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Denver Post Revolts Against Its “Vulture” Hedge-Fund Owner & Demands 126-Year-Old Newspaper Be Saved

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The Denver Post has launched a revolt against its owner: New York-based hedge fund Alden Global Capital. On Sunday, The Denver Post’s editorial board published a lead editorial headlined “As vultures circle, The Denver Post must be saved.” Alden Global Capital is the parent company of Digital First Media, one of the country’s largest newspaper chains. Since 2010, Digital First Media has slashed budgets and staff at newspapers across the country, including the Oakland Tribune, The San Jose Mercury News and the St. Paul Pioneer Press. Alden Global Capital is backed by founder and chief of investments Randall Smith and president Heath Freeman. Both are known on Wall Street as vulture capitalists who make their money investing in distressed businesses and selling them off. For more, we speak with Ricardo Baca, the former cannabis editor at The Denver Post, who wrote one of the op-eds, titled “When a hedge fund tries to kill the newspapers it owns, journalists must fight back.” Baca worked at the Post for 16 years and is now the CEO and founder of Grasslands.

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This is a rush transcript. Copy may not be in its final form.

AMY GOODMAN: This is Democracy Now!, democracynow.org, The War and Peace Report. I’m Amy Goodman, with Juan González.

JUAN GONZÁLEZ: Well, The Denver Post has launched a revolt against its owner: New York-based hedge fund Alden Global Capital. On Sunday, the Post editorial board published a lead editorial headlined “As vultures circle, The Denver Post must be saved.” In the piece, editorial page editor Chuck Plunkett writes, quote, “If Alden isn’t willing to do good journalism here, it should sell The Post to owners who will,” unquote. Alden Global Capital is the parent company of Digital First Media, one of the country’s largest newspaper chains. Since 2010, Digital First Media has slashed budgets and staffs at newspapers across the country, including the Oakland Tribune, The San Jose Mercury and the St. Paul Pioneer Press.

AMY GOODMAN: Alden Global Capital is backed by founder and chief of investments Randall Smith and president Heath Freeman. Both are well known on Wall Street as vulture capitalists who make their money investing in distressed businesses and selling them off.

For more, we go to Denver, to Denver Open Media, where we’re joined by Ricardo Baca, the former cannabis editor at The Denver Post, who wrote one of the op-eds, headlined “When a hedge fund tries to kill the newspapers it owns, journalists must fight back.” Ricardo Baca worked at The Denver Post for 16 years and is now the CEO and founder of Grasslands.

Welcome to Democracy Now! I mean, this is quite amazing. The Denver Post, in its own pages, published this open revolt against its new owners, against this New York-based hedge fund. Ricardo Baca, what’s happening there in the newsroom? And what is being demanded?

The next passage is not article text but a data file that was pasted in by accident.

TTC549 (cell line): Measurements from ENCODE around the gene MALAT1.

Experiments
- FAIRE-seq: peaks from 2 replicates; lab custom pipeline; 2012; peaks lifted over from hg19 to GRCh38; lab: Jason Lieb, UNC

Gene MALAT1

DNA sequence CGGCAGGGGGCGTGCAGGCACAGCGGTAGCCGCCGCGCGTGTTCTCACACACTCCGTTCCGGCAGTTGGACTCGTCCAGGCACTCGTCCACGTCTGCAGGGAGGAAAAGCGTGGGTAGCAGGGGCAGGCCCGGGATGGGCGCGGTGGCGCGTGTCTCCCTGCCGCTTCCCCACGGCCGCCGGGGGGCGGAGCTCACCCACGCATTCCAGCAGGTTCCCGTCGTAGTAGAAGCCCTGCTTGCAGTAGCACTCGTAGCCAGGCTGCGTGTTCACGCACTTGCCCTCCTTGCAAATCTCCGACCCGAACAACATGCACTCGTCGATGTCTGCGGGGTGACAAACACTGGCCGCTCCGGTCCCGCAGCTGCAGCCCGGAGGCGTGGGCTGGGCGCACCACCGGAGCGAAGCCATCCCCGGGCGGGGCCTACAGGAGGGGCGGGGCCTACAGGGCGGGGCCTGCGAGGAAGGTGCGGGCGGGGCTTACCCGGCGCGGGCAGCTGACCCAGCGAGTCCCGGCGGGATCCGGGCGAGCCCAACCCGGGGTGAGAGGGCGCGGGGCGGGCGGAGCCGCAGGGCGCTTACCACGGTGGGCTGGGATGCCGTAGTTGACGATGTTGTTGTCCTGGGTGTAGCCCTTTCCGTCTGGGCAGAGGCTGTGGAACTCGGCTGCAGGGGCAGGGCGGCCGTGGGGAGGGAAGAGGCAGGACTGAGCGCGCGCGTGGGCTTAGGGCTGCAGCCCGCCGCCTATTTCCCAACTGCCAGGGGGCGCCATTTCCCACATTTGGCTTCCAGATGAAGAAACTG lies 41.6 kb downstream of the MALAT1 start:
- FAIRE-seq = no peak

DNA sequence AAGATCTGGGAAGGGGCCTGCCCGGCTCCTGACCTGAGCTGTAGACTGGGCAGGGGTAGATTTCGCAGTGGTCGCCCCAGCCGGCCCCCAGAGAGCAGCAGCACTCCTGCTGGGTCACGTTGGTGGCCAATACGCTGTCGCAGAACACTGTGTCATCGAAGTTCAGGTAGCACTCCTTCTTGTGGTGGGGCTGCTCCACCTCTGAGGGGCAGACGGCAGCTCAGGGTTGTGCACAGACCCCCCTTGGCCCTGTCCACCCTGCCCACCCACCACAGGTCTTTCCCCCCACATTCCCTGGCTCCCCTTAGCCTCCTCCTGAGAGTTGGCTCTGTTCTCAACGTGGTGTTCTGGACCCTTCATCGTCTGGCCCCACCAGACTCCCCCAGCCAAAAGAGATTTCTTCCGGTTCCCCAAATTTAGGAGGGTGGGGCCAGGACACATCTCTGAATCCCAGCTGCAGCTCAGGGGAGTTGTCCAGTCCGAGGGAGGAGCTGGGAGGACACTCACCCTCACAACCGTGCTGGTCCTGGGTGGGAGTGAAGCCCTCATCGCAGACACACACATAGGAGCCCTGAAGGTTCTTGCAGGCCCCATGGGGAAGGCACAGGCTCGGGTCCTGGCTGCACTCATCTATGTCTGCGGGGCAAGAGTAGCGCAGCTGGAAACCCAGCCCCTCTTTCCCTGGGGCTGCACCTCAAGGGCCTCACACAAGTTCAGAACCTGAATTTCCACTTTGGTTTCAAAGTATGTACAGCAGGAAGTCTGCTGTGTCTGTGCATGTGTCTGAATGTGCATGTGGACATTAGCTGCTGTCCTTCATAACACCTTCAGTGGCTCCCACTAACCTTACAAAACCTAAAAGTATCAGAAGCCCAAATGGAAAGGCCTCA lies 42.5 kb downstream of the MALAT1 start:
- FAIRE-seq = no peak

RICARDO BACA: You know, Alden Global Capital has actually owned the Post and all other MediaNews Group, DFM papers for eight years now. They bought into this group in the year 2010. And even though we’ve seen cut after cut, buyout after layoff, over the years, in my tenure there—I left a year and a half ago—these are still hitting. We found out last month that the Alden Global Capital sent the word down the pike that The Denver Post had to lay off 30 full-time staffers from the newsroom alone. And that was the largest cut, by percentage, in the history of the newspaper, which is 100-plus years. And it was just devastating. And I think, even though we’ve seen so many cuts over the years and so much devastation, we’ve never seen anything to this level. And I think this editorial page from last Sunday is the result of that.

JUAN GONZÁLEZ: Well, Ricardo, I remember, when I was president of the National Association of Hispanic Journalists, back in 2002 and '04, I spent a lot of time in Denver, when there were still two papers. There were over 200 reporters at the Rocky Mountain News and, I think, about 300 in the newsroom at The Denver Post. What is the situation like now? Obviously, the Rocky was closed down. What's the situation in terms of the actual numbers of reporters doing reporting in Denver right now on papers?

RICARDO BACA: Of course, Juan. And I’m a former Rocky Mountain News staffer, back from the '90s, and I remember those heady days. Certainly, you know, the two papers were in a joint operating agreement until 2009, when the Rocky Mountain News went out of business. And when I started at The Denver Post 16 years ago, legitimately, there almost 300 journalists in the newsroom. And, of course, that's copy editors and artists, reporters and editors. But now we’re talking between 60 and 70 journalists, so the staff has been cut by four-fifths in the last 15-plus years. And—